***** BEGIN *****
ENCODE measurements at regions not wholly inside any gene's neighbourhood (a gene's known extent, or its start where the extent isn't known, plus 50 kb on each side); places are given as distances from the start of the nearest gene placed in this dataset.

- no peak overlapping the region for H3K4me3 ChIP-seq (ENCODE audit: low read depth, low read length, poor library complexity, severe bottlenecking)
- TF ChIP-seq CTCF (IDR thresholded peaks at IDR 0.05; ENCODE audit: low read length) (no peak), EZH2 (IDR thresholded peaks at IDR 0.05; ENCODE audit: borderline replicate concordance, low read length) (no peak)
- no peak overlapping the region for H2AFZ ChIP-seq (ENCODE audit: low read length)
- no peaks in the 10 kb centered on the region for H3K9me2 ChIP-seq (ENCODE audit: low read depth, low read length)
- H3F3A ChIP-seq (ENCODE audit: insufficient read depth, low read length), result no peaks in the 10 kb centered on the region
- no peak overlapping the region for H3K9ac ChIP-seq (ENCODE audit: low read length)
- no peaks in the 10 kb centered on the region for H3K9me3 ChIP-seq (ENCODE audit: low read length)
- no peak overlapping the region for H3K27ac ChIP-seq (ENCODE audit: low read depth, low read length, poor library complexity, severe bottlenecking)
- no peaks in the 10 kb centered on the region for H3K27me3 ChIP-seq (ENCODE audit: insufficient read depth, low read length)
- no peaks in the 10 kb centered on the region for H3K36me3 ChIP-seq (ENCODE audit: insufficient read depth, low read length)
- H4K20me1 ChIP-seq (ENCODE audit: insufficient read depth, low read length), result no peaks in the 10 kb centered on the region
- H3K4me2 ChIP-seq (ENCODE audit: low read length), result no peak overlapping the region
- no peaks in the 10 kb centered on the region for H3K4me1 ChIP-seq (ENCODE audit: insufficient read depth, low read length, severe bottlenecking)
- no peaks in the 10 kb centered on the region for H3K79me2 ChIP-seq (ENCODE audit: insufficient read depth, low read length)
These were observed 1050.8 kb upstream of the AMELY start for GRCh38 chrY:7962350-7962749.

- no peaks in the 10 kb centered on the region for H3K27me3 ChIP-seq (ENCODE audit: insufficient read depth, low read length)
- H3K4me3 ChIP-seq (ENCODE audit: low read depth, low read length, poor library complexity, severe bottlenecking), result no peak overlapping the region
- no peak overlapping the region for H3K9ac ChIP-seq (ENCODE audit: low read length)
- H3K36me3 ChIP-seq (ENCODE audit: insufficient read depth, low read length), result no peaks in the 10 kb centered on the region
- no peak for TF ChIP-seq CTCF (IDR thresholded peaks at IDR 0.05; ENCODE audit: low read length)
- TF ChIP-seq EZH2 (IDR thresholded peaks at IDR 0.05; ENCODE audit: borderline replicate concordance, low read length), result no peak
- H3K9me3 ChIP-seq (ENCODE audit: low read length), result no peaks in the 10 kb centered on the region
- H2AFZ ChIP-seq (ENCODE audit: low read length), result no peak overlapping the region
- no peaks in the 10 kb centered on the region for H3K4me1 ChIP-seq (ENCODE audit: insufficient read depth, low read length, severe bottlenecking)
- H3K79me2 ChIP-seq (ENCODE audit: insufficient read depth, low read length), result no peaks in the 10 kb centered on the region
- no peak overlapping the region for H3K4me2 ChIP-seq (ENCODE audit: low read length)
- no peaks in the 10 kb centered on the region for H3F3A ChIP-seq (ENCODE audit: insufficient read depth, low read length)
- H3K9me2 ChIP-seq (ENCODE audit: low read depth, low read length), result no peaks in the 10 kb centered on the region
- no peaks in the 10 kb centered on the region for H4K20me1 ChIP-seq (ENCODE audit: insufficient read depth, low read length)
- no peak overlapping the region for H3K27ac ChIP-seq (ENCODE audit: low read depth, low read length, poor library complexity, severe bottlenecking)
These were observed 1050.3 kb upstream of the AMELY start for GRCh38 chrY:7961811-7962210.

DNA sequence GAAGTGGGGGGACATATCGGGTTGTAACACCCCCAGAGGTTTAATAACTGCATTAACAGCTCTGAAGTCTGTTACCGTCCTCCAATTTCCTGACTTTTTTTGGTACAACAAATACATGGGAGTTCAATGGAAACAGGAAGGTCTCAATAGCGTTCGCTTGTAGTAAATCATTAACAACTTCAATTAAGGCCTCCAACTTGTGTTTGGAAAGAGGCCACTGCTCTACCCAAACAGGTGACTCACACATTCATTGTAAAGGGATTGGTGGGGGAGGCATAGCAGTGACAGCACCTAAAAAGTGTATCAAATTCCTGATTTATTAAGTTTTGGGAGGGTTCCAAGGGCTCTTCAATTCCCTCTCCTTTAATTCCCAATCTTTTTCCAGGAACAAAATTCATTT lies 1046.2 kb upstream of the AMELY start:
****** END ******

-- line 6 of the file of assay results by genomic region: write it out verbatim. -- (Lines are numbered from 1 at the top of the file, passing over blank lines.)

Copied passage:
- H3F3A ChIP-seq (ENCODE audit: insufficient read depth, low read length), result no peaks in the 10 kb centered on the region